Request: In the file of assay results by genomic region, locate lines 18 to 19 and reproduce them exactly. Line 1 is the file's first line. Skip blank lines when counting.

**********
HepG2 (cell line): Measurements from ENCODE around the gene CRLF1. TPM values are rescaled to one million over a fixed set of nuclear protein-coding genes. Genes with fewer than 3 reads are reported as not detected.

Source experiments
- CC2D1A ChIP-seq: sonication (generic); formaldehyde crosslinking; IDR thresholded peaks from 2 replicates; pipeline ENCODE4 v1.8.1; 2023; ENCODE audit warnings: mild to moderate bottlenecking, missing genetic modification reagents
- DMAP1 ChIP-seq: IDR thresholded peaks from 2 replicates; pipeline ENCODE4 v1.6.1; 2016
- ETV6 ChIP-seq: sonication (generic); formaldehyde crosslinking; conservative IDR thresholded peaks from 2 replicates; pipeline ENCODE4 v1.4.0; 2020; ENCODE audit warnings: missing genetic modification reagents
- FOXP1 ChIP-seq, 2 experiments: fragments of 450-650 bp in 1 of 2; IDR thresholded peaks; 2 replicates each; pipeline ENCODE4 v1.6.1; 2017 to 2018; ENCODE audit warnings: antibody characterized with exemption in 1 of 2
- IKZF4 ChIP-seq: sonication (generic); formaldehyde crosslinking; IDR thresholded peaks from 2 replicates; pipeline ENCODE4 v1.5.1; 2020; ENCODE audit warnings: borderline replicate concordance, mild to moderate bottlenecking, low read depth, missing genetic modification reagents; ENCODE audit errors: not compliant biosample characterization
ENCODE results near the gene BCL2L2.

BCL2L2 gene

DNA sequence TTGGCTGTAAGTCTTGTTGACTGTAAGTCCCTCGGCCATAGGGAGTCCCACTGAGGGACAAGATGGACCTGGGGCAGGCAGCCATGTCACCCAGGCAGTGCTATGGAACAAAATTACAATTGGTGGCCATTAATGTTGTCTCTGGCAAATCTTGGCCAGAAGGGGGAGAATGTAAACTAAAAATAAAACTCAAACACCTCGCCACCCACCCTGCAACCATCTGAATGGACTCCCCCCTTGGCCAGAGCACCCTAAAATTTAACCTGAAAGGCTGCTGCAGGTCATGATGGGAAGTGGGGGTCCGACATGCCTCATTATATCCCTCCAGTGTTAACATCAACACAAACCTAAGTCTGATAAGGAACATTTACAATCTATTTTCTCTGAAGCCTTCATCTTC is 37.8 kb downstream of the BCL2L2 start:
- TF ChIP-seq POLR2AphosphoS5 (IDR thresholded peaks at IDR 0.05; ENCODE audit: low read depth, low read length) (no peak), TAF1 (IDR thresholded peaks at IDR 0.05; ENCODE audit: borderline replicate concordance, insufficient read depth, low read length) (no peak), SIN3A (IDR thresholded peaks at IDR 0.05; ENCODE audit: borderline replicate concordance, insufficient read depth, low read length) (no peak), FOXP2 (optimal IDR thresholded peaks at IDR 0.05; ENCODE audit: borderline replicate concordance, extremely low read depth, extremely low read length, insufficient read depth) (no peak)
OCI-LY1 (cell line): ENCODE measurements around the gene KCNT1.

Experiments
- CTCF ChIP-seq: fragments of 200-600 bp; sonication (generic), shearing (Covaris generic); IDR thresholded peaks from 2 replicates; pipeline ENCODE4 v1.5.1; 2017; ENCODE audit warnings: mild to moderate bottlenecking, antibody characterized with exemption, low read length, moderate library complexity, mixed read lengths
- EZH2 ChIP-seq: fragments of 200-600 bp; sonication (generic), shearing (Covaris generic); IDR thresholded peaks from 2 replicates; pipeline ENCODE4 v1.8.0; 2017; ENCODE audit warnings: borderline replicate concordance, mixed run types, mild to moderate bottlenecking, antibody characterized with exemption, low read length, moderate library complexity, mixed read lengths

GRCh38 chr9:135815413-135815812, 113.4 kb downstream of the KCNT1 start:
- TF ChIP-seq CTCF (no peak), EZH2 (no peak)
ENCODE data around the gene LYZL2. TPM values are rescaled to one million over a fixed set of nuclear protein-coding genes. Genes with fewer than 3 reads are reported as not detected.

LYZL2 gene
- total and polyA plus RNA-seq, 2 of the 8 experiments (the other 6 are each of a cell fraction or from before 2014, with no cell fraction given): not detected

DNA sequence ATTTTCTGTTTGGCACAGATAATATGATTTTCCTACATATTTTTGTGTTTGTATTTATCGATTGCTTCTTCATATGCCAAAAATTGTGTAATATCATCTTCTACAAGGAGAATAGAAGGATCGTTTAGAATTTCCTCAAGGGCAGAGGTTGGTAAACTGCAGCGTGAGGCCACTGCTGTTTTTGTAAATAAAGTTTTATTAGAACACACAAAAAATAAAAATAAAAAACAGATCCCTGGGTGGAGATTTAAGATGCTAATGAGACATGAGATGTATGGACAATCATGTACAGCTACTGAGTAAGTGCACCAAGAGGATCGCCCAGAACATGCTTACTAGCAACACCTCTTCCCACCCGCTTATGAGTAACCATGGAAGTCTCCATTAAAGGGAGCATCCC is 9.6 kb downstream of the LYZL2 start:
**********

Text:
ENCODE data around the gene LYZL2. TPM values are rescaled to one million over a fixed set of nuclear protein-coding genes. Genes with fewer than 3 reads are reported as not detected.

LYZL2 gene